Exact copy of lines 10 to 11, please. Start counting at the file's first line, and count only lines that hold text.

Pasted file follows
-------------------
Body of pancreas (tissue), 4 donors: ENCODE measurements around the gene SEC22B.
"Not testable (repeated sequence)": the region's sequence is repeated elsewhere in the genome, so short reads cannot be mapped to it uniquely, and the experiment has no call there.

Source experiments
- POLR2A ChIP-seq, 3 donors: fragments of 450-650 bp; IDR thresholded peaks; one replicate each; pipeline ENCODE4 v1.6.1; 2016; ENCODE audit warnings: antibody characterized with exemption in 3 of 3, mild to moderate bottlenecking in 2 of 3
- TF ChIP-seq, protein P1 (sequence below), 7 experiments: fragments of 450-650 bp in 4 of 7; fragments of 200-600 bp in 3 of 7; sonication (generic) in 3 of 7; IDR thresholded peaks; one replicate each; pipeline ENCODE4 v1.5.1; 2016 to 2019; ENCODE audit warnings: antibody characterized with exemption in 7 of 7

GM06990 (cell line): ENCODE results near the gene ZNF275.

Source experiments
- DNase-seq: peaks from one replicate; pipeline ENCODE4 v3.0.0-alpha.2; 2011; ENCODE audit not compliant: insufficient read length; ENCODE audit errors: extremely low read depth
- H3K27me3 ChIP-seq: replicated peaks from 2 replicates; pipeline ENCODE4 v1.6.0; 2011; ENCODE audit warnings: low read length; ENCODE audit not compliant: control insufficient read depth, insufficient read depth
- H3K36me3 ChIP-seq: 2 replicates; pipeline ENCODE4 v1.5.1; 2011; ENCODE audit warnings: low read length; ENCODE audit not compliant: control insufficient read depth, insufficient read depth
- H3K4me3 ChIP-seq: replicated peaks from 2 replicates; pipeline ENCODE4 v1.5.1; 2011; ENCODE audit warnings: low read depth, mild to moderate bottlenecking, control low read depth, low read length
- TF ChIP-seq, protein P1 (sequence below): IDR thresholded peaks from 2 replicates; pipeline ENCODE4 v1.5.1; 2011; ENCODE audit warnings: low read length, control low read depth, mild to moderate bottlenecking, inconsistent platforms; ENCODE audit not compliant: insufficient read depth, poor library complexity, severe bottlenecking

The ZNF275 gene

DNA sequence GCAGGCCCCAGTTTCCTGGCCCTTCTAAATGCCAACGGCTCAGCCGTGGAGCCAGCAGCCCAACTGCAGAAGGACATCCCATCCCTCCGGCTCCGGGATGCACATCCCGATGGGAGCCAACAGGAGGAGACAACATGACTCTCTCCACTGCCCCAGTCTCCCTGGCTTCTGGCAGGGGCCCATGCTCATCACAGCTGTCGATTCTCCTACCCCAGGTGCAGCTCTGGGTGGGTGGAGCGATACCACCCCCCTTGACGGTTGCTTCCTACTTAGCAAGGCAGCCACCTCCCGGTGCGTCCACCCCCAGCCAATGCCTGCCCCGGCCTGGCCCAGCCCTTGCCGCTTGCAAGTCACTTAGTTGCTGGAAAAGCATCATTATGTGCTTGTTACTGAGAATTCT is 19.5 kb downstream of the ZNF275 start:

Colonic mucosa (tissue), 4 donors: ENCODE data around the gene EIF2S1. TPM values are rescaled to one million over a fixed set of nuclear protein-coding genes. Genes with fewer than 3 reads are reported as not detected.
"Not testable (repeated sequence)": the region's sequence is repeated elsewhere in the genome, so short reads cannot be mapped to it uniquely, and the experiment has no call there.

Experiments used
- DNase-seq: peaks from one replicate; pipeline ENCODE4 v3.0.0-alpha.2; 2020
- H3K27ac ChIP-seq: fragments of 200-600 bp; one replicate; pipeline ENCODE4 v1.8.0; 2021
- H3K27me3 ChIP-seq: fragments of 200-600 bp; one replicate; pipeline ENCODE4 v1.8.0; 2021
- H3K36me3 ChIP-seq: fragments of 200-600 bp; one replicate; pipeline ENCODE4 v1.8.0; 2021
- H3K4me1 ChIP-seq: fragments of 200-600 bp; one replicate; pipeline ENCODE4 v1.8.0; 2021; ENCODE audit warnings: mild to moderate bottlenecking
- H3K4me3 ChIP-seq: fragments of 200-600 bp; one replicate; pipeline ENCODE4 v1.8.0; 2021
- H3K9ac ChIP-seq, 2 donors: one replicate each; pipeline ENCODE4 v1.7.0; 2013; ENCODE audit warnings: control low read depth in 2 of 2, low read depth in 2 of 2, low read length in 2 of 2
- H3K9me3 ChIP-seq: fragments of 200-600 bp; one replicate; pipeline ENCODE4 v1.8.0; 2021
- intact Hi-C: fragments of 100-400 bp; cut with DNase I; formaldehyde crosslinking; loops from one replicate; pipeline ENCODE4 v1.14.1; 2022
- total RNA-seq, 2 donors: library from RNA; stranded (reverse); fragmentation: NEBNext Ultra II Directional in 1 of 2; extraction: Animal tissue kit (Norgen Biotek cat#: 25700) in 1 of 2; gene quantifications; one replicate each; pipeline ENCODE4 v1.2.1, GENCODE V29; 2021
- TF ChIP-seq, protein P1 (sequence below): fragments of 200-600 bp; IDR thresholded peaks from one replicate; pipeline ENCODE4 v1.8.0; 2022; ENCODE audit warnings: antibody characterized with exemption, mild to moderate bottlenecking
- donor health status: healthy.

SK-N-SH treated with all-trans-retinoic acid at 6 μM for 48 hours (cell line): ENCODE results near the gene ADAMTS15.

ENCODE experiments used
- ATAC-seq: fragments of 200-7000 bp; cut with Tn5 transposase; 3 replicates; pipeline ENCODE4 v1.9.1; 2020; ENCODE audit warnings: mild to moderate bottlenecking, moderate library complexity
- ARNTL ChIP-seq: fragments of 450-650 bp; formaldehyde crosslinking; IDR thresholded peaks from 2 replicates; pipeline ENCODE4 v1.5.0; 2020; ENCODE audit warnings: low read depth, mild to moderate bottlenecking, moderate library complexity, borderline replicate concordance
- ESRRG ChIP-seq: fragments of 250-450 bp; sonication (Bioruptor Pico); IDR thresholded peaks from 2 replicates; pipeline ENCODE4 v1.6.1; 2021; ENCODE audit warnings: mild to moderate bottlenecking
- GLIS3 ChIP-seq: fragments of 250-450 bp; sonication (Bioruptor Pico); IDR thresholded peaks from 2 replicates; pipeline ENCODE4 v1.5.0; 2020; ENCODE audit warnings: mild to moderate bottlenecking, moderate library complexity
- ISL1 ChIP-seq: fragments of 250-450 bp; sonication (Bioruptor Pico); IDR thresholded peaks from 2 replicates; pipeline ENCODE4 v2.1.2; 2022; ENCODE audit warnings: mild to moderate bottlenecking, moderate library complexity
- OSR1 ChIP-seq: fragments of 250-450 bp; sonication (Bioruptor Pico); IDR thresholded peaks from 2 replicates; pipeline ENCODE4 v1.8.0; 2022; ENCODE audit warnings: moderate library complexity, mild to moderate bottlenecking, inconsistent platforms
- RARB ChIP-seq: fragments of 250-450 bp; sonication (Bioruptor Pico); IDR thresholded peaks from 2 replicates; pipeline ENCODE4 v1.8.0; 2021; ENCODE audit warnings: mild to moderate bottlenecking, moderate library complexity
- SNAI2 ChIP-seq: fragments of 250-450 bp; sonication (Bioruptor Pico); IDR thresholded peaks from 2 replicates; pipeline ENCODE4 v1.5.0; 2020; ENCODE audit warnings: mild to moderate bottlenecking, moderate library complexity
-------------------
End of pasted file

- H3K36me3 ChIP-seq: 2 replicates; pipeline ENCODE4 v1.5.1; 2011; ENCODE audit warnings: low read length; ENCODE audit not compliant: control insufficient read depth, insufficient read depth
- H3K4me3 ChIP-seq: replicated peaks from 2 replicates; pipeline ENCODE4 v1.5.1; 2011; ENCODE audit warnings: low read depth, mild to moderate bottlenecking, control low read depth, low read length